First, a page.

Scary Mitford's story

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Diana Mosley by Jan Dalley (Faber, £20)

Diana Mosley by Jan Dalley (Faber, £20)

Heaven knows (very likely Hell too) that if anybody alive today deserves a major biography, it is Diana Mosley, nonagenarian widow of Britain's fascist leader, Sir Oswald Mosley and intimate friend of Hitler and Winston Churchill. In the 1920s, barely out of her teens and already married to Bryan Guinness, this frighteningly beautiful and witty young woman was the acknowledged leader of Britain's Bright Young Things, to whom Evelyn Waugh, then another ardent slave, dedicated Vile Bodies, the novel that made his name. Also, of course, she was one of the Mitford sisters - Nancy, Unity, Jessica, Pam and Debo, whose parents, Lord and Lady Redesdale, were so unfairly satirised in Nancy Mitford's famous novel, The Pursuit of Love.

But if you think, as I rather did, that we have already read more than enough about the Mitford girls, Mosley, the Bright Young Things and even Hitler and Churchill, then think again, since Diana emerges in Jan Dalley's fair and finely fashioned biography for the first time as a formidably fascinating creature in her own right: not so much a victim whose fate it was to live in terrible times but an active player, like Lady Macbeth, on a blood-stained stage.

Let me go straight to the high (or rather low) point - Diana's relations with Hitler. They owed little to Mosley, who hardly knew him, choosing to concentrate instead on Mussolini, and not all that much, either, to her sister Unity, who did little more than introduce them. It was the witty and elegant Diana, rather than foolish and awkward Unity, who made the running and on whom, it seems, Hitler developed a measure of dependence which, on her husband's behalf, Diana exploited determinedly and effectively. It makes an almost incredible story.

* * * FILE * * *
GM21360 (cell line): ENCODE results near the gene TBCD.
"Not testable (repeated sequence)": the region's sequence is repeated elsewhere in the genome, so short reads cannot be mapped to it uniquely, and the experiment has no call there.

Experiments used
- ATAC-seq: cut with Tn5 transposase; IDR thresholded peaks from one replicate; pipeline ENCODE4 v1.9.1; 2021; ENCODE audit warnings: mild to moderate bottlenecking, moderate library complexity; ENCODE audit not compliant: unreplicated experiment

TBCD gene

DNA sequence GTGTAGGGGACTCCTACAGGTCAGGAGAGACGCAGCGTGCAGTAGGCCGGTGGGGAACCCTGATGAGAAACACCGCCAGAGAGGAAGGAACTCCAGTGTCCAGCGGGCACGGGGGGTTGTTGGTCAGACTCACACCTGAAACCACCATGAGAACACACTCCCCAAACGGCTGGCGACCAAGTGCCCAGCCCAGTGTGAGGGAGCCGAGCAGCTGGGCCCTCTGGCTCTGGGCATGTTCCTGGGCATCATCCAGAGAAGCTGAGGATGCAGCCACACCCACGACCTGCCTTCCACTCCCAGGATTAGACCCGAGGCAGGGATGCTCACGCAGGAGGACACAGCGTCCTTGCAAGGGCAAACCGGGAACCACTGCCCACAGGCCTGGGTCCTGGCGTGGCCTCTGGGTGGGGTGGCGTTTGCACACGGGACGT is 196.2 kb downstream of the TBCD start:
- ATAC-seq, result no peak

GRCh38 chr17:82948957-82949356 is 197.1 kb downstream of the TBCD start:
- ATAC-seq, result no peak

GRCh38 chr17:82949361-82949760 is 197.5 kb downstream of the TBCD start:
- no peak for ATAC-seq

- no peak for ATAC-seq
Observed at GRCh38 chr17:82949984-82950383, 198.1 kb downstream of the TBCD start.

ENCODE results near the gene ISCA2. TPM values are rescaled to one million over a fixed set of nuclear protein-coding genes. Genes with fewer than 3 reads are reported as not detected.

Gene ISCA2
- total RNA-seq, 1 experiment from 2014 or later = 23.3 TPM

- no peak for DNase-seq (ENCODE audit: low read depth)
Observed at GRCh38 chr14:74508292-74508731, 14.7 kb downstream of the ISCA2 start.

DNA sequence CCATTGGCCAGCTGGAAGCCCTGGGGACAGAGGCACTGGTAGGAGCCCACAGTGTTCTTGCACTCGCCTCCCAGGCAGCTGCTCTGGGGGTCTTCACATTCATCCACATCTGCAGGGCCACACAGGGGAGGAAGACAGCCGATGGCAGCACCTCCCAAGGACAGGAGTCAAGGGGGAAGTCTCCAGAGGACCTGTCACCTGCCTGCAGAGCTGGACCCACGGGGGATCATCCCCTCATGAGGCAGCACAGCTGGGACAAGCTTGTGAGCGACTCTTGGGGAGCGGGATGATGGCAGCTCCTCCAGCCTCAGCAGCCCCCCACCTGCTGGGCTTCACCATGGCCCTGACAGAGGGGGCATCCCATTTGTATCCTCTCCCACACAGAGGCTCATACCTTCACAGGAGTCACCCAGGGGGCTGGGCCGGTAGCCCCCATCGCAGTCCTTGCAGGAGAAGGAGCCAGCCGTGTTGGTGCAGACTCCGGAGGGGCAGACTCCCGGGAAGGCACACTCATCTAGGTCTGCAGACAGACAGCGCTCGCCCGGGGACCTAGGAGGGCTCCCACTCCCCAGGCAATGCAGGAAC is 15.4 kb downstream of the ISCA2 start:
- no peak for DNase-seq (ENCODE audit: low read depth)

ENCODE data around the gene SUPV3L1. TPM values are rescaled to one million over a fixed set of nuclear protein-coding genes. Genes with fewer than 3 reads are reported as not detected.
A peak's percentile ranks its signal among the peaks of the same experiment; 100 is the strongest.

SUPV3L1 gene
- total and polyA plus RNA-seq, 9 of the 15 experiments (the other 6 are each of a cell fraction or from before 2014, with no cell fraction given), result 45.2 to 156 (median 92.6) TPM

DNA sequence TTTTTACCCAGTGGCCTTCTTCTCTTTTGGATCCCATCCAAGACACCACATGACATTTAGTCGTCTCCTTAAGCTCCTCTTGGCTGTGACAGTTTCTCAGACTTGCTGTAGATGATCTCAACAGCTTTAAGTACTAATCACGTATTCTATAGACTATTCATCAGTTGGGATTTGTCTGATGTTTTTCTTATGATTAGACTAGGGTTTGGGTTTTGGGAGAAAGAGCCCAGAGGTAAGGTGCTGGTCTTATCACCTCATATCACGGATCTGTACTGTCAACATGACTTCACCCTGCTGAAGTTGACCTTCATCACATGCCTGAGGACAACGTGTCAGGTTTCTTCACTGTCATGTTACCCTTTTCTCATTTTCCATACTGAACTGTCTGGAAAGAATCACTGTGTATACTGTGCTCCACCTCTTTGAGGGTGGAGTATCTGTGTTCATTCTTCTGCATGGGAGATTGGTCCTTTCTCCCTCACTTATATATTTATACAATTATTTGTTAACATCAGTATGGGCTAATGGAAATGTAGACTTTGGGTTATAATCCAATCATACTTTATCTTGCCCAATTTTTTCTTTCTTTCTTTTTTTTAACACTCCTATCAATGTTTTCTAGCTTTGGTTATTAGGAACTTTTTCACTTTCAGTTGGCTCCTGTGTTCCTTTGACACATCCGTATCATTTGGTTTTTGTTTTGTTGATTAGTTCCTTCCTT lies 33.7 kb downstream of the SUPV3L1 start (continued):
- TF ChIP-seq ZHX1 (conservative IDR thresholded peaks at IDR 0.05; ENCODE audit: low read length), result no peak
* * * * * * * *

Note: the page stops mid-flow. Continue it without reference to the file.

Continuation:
In the late 1930s Mosley badly needed money to keep his British Union of Fascists going. His own fortune had run out and a subsidy, previously paid by Mussolini, had been cut off, very likely on the advice of the Italian ambassador in London, Count Grandi, whose mistress - then Mosley's sister-in-law - he had characteristically stolen. To recoup, Mosley came up with the idea of launching a commercial popular music radio station, like Radio Luxembourg, on German soil - as hare-brained an idea in the late 1930s as ever there could be. Undaunted, however, Diana wrote to a friend who was head of German broadcasting, who did his best. But predictably the project was turned down flat, not only by the Wermacht and Luftwaffe, on grounds of national security, but also by Diana's even closer friend Dr Goebbels, the all-powerful Minister of Propaganda, on the grounds that such a station would challenge his own monopoly of the German airwaves. For anybody else that would have been the end of the matter. But not for Diana, who took up residence for long periods in Berlin's Kaiserhof Hotel, to lay siege to the Fuhrer himself. Here let Jan Dalley take up the story.

"These were often boring times for Diana, who spent the days waiting in her hotel room ... On occasional evenings, however, often very late the telephone would ring with a message from Hitler, over the road in the Reichskanzlei ... In a large, rather bare private room, in front of a huge fireplace, Hitler liked to unwind by talking half the night, and he and Diana were often left alone by his weary staff. There was nothing sexual in these encounters, although Diana is eloquent about the power of his charm, and he was obviously enthralled by her wit and beauty: he liked to talk about politics, as ever, and he liked an intelligent listener...

"On the radio discussions, though, progress was slow ... but in October 1937 came a blow that seemed to be final. A letter from Captain Wiedemann, Hitler's adjutant, ran: 'The Fuhrer regrets ... he is not able to agree to your proposal. I am very sorry that I cannot give you any other answer.'" But four months - and many nocturnal sessions later - Wiedemann wrote again, informing Diana that "The Fuhrer's interest was sufficiently rekindled for him to have taken the documents to read, although whether he had got round to reading them in these last few stormy weeks [Hitler was on the point of annexing Austria] I do not know. I would advise you to come to Germany again when things have settled down, and then you can get your decision from the Fuhrer himself." Needless to say, this is what Diana did, finally (against all the opposition) getting his consent - an outcome Jan Dalley justifiably describes as "almost miraculous".